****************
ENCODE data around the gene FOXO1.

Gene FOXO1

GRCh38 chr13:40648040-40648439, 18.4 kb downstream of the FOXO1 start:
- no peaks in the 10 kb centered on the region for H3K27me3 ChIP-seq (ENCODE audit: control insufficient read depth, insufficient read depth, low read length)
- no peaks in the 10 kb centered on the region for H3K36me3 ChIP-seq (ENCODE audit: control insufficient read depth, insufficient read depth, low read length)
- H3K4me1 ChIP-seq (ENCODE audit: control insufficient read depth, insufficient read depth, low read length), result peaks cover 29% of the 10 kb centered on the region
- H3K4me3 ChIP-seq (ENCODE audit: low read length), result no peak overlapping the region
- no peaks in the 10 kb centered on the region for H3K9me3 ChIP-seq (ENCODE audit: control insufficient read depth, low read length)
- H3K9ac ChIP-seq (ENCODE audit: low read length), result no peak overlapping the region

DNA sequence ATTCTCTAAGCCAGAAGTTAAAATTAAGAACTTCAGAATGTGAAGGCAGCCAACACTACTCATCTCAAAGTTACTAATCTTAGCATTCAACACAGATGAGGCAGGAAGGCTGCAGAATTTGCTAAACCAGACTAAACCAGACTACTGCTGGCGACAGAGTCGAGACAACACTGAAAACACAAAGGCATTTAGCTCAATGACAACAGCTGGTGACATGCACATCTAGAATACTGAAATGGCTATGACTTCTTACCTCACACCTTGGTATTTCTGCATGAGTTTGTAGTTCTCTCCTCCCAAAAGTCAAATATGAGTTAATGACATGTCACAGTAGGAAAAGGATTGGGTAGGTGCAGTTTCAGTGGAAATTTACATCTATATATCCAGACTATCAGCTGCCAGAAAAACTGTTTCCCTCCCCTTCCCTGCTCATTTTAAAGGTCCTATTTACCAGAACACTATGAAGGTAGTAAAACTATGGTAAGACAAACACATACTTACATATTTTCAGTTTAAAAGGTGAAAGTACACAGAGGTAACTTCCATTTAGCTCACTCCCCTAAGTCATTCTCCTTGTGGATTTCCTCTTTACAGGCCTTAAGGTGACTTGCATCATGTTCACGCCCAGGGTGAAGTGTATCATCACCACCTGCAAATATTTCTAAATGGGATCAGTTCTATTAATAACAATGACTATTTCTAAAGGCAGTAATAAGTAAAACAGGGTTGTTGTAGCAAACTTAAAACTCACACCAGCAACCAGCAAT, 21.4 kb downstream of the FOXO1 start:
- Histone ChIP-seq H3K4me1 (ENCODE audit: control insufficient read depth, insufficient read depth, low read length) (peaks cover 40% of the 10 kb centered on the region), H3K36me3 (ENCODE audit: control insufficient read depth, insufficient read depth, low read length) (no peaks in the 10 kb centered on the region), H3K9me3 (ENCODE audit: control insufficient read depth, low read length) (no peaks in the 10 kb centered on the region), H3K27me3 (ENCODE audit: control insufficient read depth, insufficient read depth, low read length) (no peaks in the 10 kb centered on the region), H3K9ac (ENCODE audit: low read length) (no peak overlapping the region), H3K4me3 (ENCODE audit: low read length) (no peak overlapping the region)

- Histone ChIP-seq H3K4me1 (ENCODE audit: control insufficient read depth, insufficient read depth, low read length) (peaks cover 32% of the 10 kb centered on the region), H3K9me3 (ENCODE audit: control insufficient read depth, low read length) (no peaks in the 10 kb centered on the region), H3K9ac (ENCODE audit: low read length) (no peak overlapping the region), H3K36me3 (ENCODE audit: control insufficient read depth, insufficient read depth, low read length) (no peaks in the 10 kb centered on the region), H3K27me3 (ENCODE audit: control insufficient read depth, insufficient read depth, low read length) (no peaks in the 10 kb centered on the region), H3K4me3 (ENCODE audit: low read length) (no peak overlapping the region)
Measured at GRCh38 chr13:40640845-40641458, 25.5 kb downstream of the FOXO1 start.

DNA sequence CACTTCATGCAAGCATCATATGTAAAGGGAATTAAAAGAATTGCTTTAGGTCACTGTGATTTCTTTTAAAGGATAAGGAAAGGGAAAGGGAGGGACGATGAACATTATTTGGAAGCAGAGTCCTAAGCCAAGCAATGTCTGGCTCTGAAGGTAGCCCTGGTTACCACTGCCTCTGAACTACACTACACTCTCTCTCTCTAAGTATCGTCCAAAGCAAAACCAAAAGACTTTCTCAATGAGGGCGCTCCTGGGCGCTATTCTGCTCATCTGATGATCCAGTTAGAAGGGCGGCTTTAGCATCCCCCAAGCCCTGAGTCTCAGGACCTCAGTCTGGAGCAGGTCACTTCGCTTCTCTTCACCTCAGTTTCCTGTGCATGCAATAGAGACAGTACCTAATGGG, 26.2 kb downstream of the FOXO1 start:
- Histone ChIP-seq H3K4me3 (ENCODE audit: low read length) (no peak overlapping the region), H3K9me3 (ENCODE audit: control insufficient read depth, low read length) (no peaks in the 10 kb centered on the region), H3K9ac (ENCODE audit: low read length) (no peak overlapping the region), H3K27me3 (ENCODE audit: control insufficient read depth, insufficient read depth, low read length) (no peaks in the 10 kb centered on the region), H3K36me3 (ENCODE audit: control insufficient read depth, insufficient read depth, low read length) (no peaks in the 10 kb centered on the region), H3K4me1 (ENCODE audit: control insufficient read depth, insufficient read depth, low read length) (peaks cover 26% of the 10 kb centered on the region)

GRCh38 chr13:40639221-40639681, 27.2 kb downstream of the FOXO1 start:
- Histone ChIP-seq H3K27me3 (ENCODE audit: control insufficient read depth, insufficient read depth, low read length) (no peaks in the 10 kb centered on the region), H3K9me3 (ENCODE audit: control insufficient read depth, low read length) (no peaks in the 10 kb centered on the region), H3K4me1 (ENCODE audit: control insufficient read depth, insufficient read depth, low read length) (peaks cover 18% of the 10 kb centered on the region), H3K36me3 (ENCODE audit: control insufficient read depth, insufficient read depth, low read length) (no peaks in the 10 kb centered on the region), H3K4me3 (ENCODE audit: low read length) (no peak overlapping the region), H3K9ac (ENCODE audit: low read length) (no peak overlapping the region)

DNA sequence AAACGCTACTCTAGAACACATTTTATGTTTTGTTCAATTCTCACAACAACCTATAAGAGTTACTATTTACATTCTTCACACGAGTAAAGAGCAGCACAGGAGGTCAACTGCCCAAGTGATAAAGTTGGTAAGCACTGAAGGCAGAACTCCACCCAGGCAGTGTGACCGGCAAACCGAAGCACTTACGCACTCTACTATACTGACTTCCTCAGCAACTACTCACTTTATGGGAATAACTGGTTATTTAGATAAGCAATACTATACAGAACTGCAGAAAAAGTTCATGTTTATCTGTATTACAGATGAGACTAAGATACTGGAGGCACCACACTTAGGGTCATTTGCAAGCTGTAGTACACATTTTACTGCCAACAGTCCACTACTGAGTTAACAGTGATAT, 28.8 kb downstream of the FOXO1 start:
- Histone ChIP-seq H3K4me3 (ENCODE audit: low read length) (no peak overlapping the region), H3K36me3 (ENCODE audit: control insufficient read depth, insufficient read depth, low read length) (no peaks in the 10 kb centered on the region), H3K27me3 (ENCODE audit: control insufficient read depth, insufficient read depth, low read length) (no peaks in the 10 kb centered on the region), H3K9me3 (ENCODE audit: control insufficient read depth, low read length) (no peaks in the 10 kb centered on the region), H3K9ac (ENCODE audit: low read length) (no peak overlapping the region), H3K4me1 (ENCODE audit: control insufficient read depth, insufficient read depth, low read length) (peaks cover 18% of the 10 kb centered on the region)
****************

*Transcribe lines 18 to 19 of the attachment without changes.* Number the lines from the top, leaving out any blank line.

DNA sequence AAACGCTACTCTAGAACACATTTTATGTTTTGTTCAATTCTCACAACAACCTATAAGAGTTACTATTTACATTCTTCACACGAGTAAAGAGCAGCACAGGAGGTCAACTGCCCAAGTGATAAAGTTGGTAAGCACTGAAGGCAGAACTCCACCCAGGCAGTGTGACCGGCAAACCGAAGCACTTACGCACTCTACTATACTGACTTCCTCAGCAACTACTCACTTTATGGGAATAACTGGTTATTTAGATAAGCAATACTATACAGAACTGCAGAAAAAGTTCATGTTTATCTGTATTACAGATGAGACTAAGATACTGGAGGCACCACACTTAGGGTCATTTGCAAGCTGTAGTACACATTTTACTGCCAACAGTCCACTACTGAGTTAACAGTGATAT, 28.8 kb downstream of the FOXO1 start:
- Histone ChIP-seq H3K4me3 (ENCODE audit: low read length) (no peak overlapping the region), H3K36me3 (ENCODE audit: control insufficient read depth, insufficient read depth, low read length) (no peaks in the 10 kb centered on the region), H3K27me3 (ENCODE audit: control insufficient read depth, insufficient read depth, low read length) (no peaks in the 10 kb centered on the region), H3K9me3 (ENCODE audit: control insufficient read depth, low read length) (no peaks in the 10 kb centered on the region), H3K9ac (ENCODE audit: low read length) (no peak overlapping the region), H3K4me1 (ENCODE audit: control insufficient read depth, insufficient read depth, low read length) (peaks cover 18% of the 10 kb centered on the region)